Browse Happy is an online evangelism site. What it's profiled users are evangelizing is not using Microsoft Internet Explorer; the different users tell their stories about using browsers other than IE, so the site is not a marketing tactic by an individual independent browser producer.
The cost of entry for buying a domain, creating, and hosting a site is astoundingly low compared to just a few years ago. Imagine if people united against a bad product in your industry. What if the name of the site was "Enjoy Theme parks" and it was maintained by a group of people that were evangelizing not going to a certain major theme park because of poor quality.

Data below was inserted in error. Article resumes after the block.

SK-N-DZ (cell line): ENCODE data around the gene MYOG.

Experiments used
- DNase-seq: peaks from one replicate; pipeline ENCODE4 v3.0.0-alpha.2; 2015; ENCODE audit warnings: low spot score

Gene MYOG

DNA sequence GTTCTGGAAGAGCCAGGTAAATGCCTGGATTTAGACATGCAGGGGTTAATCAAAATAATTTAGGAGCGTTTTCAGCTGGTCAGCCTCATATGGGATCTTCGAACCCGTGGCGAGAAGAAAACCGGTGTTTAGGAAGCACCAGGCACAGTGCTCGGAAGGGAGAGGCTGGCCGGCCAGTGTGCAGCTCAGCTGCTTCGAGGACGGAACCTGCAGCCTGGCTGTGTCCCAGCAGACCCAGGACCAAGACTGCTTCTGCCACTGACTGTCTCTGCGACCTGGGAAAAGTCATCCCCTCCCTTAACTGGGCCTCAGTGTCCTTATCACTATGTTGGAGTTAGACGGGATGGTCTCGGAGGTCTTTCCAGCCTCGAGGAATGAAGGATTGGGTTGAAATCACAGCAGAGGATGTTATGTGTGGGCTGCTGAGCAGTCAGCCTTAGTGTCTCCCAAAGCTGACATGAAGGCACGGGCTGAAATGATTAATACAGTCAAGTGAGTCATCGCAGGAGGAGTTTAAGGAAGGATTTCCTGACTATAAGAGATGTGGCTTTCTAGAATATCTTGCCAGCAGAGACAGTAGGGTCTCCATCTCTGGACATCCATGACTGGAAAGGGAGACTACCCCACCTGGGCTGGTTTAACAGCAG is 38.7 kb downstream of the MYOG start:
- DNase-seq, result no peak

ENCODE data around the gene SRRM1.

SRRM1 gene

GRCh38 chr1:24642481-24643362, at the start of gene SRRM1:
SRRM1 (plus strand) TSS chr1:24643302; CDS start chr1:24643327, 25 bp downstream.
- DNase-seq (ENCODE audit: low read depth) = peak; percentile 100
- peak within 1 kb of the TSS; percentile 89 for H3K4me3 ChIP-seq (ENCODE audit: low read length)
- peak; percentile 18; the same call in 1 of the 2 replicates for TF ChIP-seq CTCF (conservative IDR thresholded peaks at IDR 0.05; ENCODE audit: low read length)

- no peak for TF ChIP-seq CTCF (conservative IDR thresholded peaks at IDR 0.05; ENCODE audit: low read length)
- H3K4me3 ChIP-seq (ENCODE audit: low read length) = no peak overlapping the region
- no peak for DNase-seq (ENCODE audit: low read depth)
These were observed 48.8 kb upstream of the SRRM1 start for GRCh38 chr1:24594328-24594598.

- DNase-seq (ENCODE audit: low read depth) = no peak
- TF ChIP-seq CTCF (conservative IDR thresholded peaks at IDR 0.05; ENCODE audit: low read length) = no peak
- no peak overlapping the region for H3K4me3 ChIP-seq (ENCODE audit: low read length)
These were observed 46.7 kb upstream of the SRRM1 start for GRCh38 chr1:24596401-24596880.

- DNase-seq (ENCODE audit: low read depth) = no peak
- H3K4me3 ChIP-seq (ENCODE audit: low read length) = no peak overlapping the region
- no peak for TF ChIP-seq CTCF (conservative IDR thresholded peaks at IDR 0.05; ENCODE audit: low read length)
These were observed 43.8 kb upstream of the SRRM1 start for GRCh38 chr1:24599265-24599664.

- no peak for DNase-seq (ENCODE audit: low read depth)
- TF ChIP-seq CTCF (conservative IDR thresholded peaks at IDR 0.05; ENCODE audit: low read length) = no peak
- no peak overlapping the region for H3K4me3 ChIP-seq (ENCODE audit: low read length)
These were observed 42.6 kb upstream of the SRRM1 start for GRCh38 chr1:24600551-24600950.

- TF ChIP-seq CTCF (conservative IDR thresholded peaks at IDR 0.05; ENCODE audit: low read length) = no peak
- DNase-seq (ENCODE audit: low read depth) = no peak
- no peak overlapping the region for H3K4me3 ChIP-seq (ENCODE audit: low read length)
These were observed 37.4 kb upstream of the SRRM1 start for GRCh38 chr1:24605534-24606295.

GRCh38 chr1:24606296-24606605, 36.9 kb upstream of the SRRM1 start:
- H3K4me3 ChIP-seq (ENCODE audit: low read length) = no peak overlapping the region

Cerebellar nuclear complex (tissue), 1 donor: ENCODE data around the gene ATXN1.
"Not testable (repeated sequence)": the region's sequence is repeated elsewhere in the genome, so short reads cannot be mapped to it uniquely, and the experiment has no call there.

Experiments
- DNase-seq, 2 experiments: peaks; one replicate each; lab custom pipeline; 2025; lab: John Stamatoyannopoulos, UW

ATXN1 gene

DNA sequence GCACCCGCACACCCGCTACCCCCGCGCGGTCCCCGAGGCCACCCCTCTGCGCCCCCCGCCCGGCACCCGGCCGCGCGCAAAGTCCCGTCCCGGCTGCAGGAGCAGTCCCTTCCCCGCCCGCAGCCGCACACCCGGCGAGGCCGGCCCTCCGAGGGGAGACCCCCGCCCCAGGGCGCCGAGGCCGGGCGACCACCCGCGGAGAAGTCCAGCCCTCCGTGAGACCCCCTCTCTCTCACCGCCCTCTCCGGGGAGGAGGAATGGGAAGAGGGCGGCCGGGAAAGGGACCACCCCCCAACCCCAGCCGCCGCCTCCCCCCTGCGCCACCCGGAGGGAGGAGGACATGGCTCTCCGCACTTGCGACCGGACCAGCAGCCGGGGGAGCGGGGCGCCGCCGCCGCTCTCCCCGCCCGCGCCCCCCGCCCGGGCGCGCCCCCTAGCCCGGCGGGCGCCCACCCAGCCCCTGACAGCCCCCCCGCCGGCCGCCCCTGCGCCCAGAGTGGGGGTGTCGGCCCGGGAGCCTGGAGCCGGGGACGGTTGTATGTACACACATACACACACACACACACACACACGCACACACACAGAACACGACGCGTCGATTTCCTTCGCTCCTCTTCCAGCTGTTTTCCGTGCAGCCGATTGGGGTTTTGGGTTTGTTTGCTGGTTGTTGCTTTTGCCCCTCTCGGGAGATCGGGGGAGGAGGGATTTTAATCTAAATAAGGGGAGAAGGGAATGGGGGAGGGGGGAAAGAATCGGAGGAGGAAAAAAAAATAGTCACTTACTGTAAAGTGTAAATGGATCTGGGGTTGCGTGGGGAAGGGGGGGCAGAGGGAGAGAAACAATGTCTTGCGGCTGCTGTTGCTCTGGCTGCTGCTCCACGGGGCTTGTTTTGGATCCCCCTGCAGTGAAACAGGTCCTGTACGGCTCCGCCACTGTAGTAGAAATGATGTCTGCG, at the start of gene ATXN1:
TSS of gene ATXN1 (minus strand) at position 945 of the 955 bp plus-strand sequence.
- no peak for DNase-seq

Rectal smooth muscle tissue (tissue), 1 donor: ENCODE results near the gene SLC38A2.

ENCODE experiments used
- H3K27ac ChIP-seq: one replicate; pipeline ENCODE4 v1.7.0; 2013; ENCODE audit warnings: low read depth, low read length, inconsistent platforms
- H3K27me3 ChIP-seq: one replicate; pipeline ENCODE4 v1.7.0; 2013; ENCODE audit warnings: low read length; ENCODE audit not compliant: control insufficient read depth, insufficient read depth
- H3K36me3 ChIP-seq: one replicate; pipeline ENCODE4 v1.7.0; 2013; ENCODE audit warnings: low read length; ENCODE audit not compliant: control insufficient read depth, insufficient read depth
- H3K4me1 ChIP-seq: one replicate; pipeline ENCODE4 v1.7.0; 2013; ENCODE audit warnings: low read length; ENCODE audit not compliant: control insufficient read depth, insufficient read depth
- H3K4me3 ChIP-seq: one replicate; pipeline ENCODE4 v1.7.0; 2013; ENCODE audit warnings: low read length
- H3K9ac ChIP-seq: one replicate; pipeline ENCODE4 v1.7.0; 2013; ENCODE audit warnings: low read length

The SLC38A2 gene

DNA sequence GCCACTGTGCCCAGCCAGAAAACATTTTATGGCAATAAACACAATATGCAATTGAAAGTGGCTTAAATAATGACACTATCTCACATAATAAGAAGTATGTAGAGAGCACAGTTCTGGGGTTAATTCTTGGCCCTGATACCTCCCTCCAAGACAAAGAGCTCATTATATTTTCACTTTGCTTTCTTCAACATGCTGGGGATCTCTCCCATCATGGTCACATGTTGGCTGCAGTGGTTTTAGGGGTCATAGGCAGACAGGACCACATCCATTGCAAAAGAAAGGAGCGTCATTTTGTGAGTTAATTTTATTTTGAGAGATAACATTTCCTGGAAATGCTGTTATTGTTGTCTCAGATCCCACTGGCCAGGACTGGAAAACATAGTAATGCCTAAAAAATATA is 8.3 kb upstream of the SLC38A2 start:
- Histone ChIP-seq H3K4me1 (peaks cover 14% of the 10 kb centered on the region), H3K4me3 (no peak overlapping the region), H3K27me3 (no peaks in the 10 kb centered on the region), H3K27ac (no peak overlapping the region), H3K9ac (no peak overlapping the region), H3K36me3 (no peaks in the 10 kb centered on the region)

In so much as aggregating real life stories to make an idea more personal, Browse Happy could easily be compared to Apple's Switch campaign. Of course, Apple has millions to throw at the switch ad campaign and the ability to seek out influential people to profile in their campaign.
The most scary thing for industries and businesses should be this:
If you are producing an inferior product, beware! Your customers or potential customers will no longer put up with it. They will blog about it and they can very inexpensively set up whole websites to evangelize about alternatives to your product. They can easily create logos that others can use to quickly pass on the message of the campaign to thousands of others. This is the viral marketing that you think you are looking for, but not the kind of viral marketing you want; it's viral marketing against your product. And the old adage of "any publicity is good publicity" does not hold water in the lightspeed viral environment.